We all have needs. We are all here in this shared space of living life together. What my wife and I are trying to teach our kids at this stage is how to consider the needs of others. They are deeply invested in figuring out how to get everyone else to meet their needs and do what they want, and we are deeply invested in trying to help them understand the benefits and necessity of considering the needs of others, and the whole.


It seems like our world is in the same basic lesson, and failing to learn it. I also think we’ve leaned to heavily on meeting the needs of the individual, instead of teaching the individual how to meet the needs of the whole. The irony is that when we think it’s about the whole meeting the needs of the individual, the needs of both get lost.


Everything is not here for me.

I am here for everything.

That is the basis of the contemplative perspective.


It’s not a self-effacing idea, but affirms the self as a part of the whole. It balances the good of the one through the good of the many by understanding that this is how the good of both gets fulfilled.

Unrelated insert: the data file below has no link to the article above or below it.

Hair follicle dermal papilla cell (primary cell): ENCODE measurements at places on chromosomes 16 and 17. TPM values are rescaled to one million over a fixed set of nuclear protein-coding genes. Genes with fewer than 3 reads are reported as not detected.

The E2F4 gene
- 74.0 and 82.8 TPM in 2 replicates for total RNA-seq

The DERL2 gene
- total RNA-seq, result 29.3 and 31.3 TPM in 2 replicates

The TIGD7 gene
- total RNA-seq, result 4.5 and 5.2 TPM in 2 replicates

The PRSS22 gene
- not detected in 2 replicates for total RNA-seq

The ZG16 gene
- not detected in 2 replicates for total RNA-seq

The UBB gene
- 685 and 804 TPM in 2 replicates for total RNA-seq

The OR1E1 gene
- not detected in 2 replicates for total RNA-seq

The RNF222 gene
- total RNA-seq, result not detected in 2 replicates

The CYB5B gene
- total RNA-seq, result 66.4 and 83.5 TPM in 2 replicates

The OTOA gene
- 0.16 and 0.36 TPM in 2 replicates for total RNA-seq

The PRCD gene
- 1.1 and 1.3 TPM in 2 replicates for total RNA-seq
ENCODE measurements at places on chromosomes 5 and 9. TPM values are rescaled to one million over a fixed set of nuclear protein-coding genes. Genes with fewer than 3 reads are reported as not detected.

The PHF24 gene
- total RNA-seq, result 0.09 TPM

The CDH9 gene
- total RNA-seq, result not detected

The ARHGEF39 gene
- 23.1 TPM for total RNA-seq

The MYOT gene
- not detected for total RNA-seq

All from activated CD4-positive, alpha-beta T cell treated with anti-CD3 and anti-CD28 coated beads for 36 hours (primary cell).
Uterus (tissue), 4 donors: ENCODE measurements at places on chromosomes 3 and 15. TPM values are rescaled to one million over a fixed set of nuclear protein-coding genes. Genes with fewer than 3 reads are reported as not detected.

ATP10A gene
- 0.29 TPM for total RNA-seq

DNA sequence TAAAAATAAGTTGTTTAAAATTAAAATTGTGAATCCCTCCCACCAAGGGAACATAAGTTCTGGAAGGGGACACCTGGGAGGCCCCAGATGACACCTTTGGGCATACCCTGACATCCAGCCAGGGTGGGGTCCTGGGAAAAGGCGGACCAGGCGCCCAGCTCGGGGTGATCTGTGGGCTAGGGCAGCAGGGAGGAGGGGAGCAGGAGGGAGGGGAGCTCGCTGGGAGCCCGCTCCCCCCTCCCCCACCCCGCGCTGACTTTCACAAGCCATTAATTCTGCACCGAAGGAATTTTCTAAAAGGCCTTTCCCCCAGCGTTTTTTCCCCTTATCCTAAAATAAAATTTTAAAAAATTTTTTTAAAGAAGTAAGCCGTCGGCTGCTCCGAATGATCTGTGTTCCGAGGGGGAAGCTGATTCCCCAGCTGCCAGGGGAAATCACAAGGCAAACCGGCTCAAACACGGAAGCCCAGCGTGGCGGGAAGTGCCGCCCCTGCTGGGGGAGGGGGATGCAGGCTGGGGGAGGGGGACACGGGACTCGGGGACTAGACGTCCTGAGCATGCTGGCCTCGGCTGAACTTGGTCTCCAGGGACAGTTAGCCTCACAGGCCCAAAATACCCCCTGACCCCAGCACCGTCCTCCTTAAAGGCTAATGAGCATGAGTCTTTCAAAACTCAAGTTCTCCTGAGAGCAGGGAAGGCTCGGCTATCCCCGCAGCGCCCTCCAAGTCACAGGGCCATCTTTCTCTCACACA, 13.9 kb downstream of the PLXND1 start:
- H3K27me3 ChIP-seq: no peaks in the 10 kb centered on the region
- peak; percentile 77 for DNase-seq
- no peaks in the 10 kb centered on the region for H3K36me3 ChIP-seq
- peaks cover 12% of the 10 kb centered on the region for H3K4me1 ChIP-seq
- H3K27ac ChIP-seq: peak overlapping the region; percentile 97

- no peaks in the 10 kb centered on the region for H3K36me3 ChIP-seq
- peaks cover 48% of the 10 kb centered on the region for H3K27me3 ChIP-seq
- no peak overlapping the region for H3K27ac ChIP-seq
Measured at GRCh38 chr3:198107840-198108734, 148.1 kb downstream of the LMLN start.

It is good for me to seek the good of others.

It is not good for me to seek my good above the good of others.


This is the foundation of relationships, but also of the entire cosmos. We are all part of one symbiotic organism, small parts of a single whole. When one part gets too invested in their personal freedom, enough to step out of the whole and try to dominate it for their own purpose, the whole suffers, and the one part with it. When everyone is fighting for their own needs above others, no one’s needs get met.


We must understand freedom as a shared experience, or we will not experience much freedom.